Frigid Europe Suffers from Frozen Roads, Rivers February 12, 2012 In one of the coldest winters in recent memory, Europe continues to shiver and struggle, with deaths increasing, road and rail closings frequent, and more bad weather to come.
The continent-wide death toll was nearly 170. Ukraine has suffered the most, with 135 confirmed dead so far and frigid temperatures due to continue for at least another week. Serbia's blizzard-related dead numbered 20, and about 11,000 in that country remained cut off from the rest of civilization.
People in up to 300 towns and villages in Bulgaria were without electricity. Roads were closed, as were border checkpoints with neighboring Romania and Turkey. All was not frozen in the country, making it worse as snowmelt created flooding that broke through dam walls and inundated some villages, in some cases washing away cars and killing their drivers.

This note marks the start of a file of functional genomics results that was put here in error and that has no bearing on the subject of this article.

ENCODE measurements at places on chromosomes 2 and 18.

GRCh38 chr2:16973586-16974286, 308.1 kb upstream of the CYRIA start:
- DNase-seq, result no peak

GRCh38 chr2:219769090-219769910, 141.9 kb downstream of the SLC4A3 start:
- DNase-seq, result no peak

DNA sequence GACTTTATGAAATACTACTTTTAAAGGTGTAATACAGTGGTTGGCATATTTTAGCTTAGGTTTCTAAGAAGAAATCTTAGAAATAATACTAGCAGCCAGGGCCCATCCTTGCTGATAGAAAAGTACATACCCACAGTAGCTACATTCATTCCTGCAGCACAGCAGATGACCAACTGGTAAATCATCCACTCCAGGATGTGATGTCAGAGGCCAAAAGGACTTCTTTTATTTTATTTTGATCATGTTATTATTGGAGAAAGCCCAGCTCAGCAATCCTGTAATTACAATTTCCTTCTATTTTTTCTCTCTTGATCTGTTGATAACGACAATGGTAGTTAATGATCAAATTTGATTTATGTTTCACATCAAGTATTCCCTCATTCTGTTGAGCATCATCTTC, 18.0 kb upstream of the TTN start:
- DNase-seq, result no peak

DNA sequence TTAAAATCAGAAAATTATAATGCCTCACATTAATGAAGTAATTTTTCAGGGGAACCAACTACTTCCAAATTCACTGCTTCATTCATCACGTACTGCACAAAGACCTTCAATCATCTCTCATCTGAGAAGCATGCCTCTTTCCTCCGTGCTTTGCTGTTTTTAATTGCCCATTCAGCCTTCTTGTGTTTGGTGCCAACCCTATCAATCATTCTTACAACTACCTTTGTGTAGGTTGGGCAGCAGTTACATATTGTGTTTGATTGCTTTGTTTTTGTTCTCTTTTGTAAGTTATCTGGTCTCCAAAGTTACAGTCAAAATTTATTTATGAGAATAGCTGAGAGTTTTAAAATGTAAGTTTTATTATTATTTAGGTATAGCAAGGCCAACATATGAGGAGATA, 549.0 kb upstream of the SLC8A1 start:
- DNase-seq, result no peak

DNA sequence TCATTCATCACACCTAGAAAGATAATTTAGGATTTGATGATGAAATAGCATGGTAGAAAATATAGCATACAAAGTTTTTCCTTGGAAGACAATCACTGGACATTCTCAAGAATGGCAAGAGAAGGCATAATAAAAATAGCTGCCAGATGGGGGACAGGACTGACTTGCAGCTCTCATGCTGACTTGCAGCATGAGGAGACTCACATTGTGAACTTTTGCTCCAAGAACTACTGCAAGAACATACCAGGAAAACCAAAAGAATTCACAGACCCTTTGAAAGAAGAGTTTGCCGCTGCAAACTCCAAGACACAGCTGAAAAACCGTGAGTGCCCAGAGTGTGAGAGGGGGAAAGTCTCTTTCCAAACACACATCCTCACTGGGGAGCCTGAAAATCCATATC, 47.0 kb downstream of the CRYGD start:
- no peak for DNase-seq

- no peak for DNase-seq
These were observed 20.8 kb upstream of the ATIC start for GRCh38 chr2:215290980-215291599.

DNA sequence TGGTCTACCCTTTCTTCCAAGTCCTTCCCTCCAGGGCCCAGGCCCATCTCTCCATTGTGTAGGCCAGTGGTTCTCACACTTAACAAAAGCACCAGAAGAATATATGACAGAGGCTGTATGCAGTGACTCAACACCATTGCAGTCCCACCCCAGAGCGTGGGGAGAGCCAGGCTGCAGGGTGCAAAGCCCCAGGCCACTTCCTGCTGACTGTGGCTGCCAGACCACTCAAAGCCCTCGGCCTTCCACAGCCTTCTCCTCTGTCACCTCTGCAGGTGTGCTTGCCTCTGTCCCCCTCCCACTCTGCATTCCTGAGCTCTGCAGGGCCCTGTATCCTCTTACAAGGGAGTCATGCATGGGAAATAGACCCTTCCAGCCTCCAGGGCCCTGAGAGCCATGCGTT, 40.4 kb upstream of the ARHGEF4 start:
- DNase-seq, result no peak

Weather officials warned that such results could be quite common in a few weeks, when the higher-than-normal snow levels recede, leaving behind what could be historic floodwaters.
The without-power situation was common in other Eastern European countries, including Romania, which suffered blizzards that shut down about 150 towns and villages.
Snow-removal operations involved hundreds of bulldozers and a few helicopters, as rescue workers struggled to clear roads and byways ahead of another expected blizzard.
Road was not the only transportation method affected. A few Black Sea ports have been closed, and reports of freezing along the Danube River and in Venice astounded observers and befuddled residents, resulting in closure of commerce and travel arteries. The frozen Danube, especially, has worried business-owners and workers in Austria, Slovakia, Germany, Hungary, Croatia, Serbia, Bulgaria, Romania, and Ukraine. With the river not navigable in certain sections, some economic experts have estimated business losses in the millions of euros.